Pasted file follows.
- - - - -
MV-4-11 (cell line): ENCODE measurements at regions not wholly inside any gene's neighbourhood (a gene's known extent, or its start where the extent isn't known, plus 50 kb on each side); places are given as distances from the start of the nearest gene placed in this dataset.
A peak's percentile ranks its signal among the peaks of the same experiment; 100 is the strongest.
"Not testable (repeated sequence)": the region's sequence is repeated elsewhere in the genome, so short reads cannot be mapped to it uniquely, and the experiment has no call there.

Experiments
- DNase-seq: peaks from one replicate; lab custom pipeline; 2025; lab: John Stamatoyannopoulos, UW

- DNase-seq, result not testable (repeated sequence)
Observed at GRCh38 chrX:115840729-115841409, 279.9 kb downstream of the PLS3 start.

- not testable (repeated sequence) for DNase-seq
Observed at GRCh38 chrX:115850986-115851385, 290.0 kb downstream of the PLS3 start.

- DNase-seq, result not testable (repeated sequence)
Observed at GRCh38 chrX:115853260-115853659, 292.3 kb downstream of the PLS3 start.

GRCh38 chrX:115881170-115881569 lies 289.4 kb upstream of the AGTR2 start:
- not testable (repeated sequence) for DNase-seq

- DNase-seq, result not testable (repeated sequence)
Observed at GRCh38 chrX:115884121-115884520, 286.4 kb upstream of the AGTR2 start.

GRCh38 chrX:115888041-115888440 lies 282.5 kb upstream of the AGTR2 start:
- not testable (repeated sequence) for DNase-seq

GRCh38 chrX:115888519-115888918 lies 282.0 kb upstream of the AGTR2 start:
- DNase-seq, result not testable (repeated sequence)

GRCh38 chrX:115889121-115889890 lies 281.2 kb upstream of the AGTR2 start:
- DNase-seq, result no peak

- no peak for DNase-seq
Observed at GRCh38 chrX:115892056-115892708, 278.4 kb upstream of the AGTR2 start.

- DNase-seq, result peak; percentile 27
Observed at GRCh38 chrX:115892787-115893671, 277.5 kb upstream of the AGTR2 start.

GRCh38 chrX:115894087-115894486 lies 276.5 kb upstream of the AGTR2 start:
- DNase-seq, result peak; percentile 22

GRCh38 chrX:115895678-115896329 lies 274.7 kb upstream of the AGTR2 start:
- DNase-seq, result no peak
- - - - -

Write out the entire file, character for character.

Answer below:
MV-4-11 (cell line): ENCODE measurements at regions not wholly inside any gene's neighbourhood (a gene's known extent, or its start where the extent isn't known, plus 50 kb on each side); places are given as distances from the start of the nearest gene placed in this dataset.
A peak's percentile ranks its signal among the peaks of the same experiment; 100 is the strongest.
"Not testable (repeated sequence)": the region's sequence is repeated elsewhere in the genome, so short reads cannot be mapped to it uniquely, and the experiment has no call there.

Experiments
- DNase-seq: peaks from one replicate; lab custom pipeline; 2025; lab: John Stamatoyannopoulos, UW

- DNase-seq, result not testable (repeated sequence)
Observed at GRCh38 chrX:115840729-115841409, 279.9 kb downstream of the PLS3 start.

- not testable (repeated sequence) for DNase-seq
Observed at GRCh38 chrX:115850986-115851385, 290.0 kb downstream of the PLS3 start.

- DNase-seq, result not testable (repeated sequence)
Observed at GRCh38 chrX:115853260-115853659, 292.3 kb downstream of the PLS3 start.

GRCh38 chrX:115881170-115881569 lies 289.4 kb upstream of the AGTR2 start:
- not testable (repeated sequence) for DNase-seq

- DNase-seq, result not testable (repeated sequence)
Observed at GRCh38 chrX:115884121-115884520, 286.4 kb upstream of the AGTR2 start.

GRCh38 chrX:115888041-115888440 lies 282.5 kb upstream of the AGTR2 start:
- not testable (repeated sequence) for DNase-seq

GRCh38 chrX:115888519-115888918 lies 282.0 kb upstream of the AGTR2 start:
- DNase-seq, result not testable (repeated sequence)

GRCh38 chrX:115889121-115889890 lies 281.2 kb upstream of the AGTR2 start:
- DNase-seq, result no peak

- no peak for DNase-seq
Observed at GRCh38 chrX:115892056-115892708, 278.4 kb upstream of the AGTR2 start.

- DNase-seq, result peak; percentile 27
Observed at GRCh38 chrX:115892787-115893671, 277.5 kb upstream of the AGTR2 start.

GRCh38 chrX:115894087-115894486 lies 276.5 kb upstream of the AGTR2 start:
- DNase-seq, result peak; percentile 22

GRCh38 chrX:115895678-115896329 lies 274.7 kb upstream of the AGTR2 start:
- DNase-seq, result no peak